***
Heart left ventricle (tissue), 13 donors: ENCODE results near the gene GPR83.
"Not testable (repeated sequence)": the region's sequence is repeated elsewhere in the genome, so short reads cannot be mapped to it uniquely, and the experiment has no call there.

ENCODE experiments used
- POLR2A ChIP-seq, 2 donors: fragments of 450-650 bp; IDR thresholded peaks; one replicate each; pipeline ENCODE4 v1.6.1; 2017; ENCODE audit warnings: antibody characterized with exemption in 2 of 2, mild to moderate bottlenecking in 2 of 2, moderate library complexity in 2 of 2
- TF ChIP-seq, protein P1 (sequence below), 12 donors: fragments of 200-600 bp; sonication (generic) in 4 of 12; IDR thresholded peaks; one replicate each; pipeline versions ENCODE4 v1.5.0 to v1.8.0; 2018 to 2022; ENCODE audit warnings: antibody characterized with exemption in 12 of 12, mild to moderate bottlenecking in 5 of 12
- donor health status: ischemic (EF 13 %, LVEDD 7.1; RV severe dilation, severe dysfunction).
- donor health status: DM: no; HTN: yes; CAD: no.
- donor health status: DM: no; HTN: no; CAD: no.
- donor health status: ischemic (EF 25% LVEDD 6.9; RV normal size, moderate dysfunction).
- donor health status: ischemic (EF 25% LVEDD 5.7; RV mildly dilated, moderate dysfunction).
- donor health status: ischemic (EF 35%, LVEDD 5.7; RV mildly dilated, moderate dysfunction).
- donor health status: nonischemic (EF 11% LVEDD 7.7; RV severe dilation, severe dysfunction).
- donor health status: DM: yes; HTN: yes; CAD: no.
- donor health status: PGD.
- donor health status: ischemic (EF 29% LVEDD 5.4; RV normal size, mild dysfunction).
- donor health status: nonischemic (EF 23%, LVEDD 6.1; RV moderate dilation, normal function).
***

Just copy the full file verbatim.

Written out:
Heart left ventricle (tissue), 13 donors: ENCODE results near the gene GPR83.
"Not testable (repeated sequence)": the region's sequence is repeated elsewhere in the genome, so short reads cannot be mapped to it uniquely, and the experiment has no call there.

ENCODE experiments used
- POLR2A ChIP-seq, 2 donors: fragments of 450-650 bp; IDR thresholded peaks; one replicate each; pipeline ENCODE4 v1.6.1; 2017; ENCODE audit warnings: antibody characterized with exemption in 2 of 2, mild to moderate bottlenecking in 2 of 2, moderate library complexity in 2 of 2
- TF ChIP-seq, protein P1 (sequence below), 12 donors: fragments of 200-600 bp; sonication (generic) in 4 of 12; IDR thresholded peaks; one replicate each; pipeline versions ENCODE4 v1.5.0 to v1.8.0; 2018 to 2022; ENCODE audit warnings: antibody characterized with exemption in 12 of 12, mild to moderate bottlenecking in 5 of 12
- donor health status: ischemic (EF 13 %, LVEDD 7.1; RV severe dilation, severe dysfunction).
- donor health status: DM: no; HTN: yes; CAD: no.
- donor health status: DM: no; HTN: no; CAD: no.
- donor health status: ischemic (EF 25% LVEDD 6.9; RV normal size, moderate dysfunction).
- donor health status: ischemic (EF 25% LVEDD 5.7; RV mildly dilated, moderate dysfunction).
- donor health status: ischemic (EF 35%, LVEDD 5.7; RV mildly dilated, moderate dysfunction).
- donor health status: nonischemic (EF 11% LVEDD 7.7; RV severe dilation, severe dysfunction).
- donor health status: DM: yes; HTN: yes; CAD: no.
- donor health status: PGD.
- donor health status: ischemic (EF 29% LVEDD 5.4; RV normal size, mild dysfunction).
- donor health status: nonischemic (EF 23%, LVEDD 6.1; RV moderate dilation, normal function).